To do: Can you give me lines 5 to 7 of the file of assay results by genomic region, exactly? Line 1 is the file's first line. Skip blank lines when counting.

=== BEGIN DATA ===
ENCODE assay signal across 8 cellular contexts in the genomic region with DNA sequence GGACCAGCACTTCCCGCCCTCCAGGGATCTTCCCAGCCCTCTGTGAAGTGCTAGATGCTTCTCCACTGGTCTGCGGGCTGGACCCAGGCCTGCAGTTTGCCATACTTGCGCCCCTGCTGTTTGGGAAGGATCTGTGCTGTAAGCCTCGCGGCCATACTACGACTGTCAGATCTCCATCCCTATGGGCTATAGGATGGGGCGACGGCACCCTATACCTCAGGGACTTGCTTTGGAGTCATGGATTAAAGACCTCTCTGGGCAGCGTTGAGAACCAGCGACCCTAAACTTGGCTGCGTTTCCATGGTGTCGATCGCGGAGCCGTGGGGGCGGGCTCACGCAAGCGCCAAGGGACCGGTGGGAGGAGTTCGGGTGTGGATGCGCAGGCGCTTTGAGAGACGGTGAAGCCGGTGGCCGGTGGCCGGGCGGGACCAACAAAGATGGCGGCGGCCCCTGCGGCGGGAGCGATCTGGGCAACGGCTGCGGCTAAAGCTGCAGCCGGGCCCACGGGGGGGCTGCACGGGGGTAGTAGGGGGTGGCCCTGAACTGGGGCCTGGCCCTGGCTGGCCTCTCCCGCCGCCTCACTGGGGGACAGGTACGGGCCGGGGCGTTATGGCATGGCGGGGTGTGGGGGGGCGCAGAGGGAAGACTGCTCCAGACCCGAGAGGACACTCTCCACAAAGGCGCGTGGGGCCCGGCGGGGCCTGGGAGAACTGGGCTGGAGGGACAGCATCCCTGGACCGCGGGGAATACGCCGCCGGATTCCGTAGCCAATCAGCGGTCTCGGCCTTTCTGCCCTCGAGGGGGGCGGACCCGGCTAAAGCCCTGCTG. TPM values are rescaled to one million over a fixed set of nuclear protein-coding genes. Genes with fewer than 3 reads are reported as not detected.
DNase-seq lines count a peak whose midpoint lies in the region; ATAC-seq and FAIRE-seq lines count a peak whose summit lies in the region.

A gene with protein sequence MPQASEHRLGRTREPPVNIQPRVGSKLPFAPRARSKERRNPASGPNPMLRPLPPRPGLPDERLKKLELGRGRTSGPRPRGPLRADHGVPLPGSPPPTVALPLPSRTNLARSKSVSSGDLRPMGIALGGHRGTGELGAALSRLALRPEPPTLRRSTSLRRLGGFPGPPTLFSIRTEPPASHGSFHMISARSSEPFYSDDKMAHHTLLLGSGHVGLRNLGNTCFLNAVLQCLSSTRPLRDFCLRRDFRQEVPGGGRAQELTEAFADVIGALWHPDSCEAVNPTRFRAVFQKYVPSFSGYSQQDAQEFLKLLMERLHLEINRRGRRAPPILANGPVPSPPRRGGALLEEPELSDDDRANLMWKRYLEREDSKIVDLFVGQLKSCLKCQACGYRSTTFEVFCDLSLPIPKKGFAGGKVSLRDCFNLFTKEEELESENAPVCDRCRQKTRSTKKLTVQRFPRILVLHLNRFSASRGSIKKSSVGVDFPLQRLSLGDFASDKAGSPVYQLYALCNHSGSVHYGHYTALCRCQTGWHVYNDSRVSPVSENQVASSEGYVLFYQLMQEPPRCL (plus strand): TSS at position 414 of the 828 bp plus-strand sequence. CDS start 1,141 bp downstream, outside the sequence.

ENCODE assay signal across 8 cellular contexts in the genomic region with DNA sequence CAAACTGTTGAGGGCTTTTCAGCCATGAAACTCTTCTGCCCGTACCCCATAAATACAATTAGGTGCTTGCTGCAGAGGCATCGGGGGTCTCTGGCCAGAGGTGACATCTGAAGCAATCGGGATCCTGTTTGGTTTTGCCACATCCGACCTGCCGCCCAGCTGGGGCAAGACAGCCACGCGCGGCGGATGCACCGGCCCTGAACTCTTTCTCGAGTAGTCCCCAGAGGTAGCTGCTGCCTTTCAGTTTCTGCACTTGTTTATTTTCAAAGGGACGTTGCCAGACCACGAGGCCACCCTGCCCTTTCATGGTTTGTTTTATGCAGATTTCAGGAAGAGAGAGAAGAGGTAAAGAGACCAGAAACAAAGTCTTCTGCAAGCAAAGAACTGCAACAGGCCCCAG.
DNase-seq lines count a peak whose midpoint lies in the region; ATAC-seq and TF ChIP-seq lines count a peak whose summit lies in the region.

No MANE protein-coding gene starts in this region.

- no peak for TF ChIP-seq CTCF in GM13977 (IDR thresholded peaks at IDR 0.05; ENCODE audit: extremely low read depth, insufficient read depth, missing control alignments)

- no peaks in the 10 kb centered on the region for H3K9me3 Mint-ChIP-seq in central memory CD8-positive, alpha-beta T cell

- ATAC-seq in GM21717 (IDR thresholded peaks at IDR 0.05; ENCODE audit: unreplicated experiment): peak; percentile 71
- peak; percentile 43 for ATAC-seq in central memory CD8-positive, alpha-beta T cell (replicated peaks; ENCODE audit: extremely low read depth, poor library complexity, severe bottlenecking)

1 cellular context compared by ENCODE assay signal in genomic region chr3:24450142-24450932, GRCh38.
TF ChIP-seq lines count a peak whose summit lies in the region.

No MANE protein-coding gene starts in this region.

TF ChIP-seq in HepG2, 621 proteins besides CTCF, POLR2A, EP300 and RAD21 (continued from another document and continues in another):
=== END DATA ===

DNase-seq lines count a peak whose midpoint lies in the region; ATAC-seq and TF ChIP-seq lines count a peak whose summit lies in the region.

No MANE protein-coding gene starts in this region.

- no peak for TF ChIP-seq CTCF in GM13977 (IDR thresholded peaks at IDR 0.05; ENCODE audit: extremely low read depth, insufficient read depth, missing control alignments)